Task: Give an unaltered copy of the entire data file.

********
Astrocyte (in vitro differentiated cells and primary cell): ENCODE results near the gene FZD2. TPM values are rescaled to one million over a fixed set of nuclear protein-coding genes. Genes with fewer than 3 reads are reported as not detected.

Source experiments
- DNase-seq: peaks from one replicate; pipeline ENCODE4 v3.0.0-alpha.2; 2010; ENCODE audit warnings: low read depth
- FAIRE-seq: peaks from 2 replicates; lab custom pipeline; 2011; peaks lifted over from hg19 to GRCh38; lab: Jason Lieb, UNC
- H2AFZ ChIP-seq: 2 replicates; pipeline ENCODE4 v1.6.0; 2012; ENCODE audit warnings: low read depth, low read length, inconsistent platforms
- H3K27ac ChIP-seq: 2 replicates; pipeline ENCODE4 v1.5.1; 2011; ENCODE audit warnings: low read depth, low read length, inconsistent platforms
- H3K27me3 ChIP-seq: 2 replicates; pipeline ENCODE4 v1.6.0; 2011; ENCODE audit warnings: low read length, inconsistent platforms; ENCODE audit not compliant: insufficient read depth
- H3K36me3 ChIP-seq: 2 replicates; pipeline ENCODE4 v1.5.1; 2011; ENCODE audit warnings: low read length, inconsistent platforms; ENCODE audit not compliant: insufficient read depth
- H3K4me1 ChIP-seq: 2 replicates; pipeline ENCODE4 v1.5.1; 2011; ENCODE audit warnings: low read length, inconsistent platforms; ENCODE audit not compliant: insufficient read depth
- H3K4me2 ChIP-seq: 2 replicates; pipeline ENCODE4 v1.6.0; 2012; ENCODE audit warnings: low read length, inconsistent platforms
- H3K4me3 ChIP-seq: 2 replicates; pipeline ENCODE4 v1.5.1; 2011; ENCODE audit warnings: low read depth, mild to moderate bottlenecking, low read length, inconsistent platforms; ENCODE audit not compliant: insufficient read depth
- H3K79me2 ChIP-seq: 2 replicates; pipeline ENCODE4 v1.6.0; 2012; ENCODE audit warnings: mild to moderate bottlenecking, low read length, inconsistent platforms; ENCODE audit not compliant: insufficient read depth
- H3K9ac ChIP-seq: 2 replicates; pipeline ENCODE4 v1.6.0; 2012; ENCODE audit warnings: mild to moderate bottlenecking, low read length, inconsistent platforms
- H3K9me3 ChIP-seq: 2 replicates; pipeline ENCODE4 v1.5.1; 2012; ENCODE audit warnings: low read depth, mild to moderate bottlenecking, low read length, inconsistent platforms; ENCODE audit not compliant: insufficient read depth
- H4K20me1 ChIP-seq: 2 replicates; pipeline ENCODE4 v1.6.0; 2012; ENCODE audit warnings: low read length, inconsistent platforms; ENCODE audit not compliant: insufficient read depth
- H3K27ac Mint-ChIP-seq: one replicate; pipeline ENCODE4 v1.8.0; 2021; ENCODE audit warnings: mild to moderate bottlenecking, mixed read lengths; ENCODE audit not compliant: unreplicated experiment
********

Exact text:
Astrocyte (in vitro differentiated cells and primary cell): ENCODE results near the gene FZD2. TPM values are rescaled to one million over a fixed set of nuclear protein-coding genes. Genes with fewer than 3 reads are reported as not detected.

Source experiments
- DNase-seq: peaks from one replicate; pipeline ENCODE4 v3.0.0-alpha.2; 2010; ENCODE audit warnings: low read depth
- FAIRE-seq: peaks from 2 replicates; lab custom pipeline; 2011; peaks lifted over from hg19 to GRCh38; lab: Jason Lieb, UNC
- H2AFZ ChIP-seq: 2 replicates; pipeline ENCODE4 v1.6.0; 2012; ENCODE audit warnings: low read depth, low read length, inconsistent platforms
- H3K27ac ChIP-seq: 2 replicates; pipeline ENCODE4 v1.5.1; 2011; ENCODE audit warnings: low read depth, low read length, inconsistent platforms
- H3K27me3 ChIP-seq: 2 replicates; pipeline ENCODE4 v1.6.0; 2011; ENCODE audit warnings: low read length, inconsistent platforms; ENCODE audit not compliant: insufficient read depth
- H3K36me3 ChIP-seq: 2 replicates; pipeline ENCODE4 v1.5.1; 2011; ENCODE audit warnings: low read length, inconsistent platforms; ENCODE audit not compliant: insufficient read depth
- H3K4me1 ChIP-seq: 2 replicates; pipeline ENCODE4 v1.5.1; 2011; ENCODE audit warnings: low read length, inconsistent platforms; ENCODE audit not compliant: insufficient read depth
- H3K4me2 ChIP-seq: 2 replicates; pipeline ENCODE4 v1.6.0; 2012; ENCODE audit warnings: low read length, inconsistent platforms
- H3K4me3 ChIP-seq: 2 replicates; pipeline ENCODE4 v1.5.1; 2011; ENCODE audit warnings: low read depth, mild to moderate bottlenecking, low read length, inconsistent platforms; ENCODE audit not compliant: insufficient read depth
- H3K79me2 ChIP-seq: 2 replicates; pipeline ENCODE4 v1.6.0; 2012; ENCODE audit warnings: mild to moderate bottlenecking, low read length, inconsistent platforms; ENCODE audit not compliant: insufficient read depth
- H3K9ac ChIP-seq: 2 replicates; pipeline ENCODE4 v1.6.0; 2012; ENCODE audit warnings: mild to moderate bottlenecking, low read length, inconsistent platforms
- H3K9me3 ChIP-seq: 2 replicates; pipeline ENCODE4 v1.5.1; 2012; ENCODE audit warnings: low read depth, mild to moderate bottlenecking, low read length, inconsistent platforms; ENCODE audit not compliant: insufficient read depth
- H4K20me1 ChIP-seq: 2 replicates; pipeline ENCODE4 v1.6.0; 2012; ENCODE audit warnings: low read length, inconsistent platforms; ENCODE audit not compliant: insufficient read depth
- H3K27ac Mint-ChIP-seq: one replicate; pipeline ENCODE4 v1.8.0; 2021; ENCODE audit warnings: mild to moderate bottlenecking, mixed read lengths; ENCODE audit not compliant: unreplicated experiment